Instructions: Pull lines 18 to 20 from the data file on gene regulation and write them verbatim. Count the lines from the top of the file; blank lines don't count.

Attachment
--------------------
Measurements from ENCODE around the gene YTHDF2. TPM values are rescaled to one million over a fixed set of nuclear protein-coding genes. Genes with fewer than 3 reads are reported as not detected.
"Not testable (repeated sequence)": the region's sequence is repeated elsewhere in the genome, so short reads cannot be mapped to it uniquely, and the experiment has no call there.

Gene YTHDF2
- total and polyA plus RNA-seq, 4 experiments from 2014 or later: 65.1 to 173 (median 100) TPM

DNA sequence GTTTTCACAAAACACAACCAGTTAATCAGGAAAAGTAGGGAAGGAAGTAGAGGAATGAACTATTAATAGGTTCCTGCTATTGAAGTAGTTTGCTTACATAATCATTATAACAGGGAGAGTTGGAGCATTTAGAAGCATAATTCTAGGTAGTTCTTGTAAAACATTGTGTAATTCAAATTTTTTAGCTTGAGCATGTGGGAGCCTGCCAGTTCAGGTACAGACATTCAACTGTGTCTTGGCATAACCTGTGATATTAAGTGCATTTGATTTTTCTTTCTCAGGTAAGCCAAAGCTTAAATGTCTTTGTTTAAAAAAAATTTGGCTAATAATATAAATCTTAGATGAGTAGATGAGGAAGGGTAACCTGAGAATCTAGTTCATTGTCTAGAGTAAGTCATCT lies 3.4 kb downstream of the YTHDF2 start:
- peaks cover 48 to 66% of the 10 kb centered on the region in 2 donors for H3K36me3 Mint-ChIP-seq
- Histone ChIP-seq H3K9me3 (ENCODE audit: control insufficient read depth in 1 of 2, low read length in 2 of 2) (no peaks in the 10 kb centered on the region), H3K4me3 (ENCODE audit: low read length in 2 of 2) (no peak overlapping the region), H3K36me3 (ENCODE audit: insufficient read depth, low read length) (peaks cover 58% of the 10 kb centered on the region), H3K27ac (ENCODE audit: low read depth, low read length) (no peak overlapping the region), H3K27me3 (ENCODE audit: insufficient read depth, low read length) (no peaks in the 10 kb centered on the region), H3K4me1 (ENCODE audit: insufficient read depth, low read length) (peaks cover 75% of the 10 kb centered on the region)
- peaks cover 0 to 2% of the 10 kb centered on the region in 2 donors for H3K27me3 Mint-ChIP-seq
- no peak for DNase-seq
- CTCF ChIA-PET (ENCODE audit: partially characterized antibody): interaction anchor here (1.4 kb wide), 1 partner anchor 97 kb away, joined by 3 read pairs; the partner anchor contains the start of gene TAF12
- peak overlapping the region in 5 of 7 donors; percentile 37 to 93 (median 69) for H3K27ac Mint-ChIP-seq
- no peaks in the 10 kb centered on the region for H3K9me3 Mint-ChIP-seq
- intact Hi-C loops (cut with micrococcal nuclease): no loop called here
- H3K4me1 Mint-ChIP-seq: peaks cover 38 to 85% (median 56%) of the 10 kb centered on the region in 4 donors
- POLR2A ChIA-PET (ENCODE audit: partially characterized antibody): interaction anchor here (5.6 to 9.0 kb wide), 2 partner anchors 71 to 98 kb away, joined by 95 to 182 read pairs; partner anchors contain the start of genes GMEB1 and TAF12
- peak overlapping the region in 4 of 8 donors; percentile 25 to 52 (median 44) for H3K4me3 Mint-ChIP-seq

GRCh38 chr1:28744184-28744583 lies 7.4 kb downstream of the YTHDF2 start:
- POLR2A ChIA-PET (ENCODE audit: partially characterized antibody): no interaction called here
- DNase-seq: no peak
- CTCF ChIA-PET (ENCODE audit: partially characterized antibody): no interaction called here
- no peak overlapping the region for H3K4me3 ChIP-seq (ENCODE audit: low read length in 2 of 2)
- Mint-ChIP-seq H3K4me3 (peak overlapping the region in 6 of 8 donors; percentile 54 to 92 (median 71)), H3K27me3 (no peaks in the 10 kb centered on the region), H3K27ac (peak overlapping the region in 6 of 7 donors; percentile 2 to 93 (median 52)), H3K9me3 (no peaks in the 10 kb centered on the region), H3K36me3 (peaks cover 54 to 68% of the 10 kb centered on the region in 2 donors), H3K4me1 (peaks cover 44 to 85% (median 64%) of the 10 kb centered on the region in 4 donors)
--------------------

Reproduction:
- POLR2A ChIA-PET (ENCODE audit: partially characterized antibody): no interaction called here
- DNase-seq: no peak
- CTCF ChIA-PET (ENCODE audit: partially characterized antibody): no interaction called here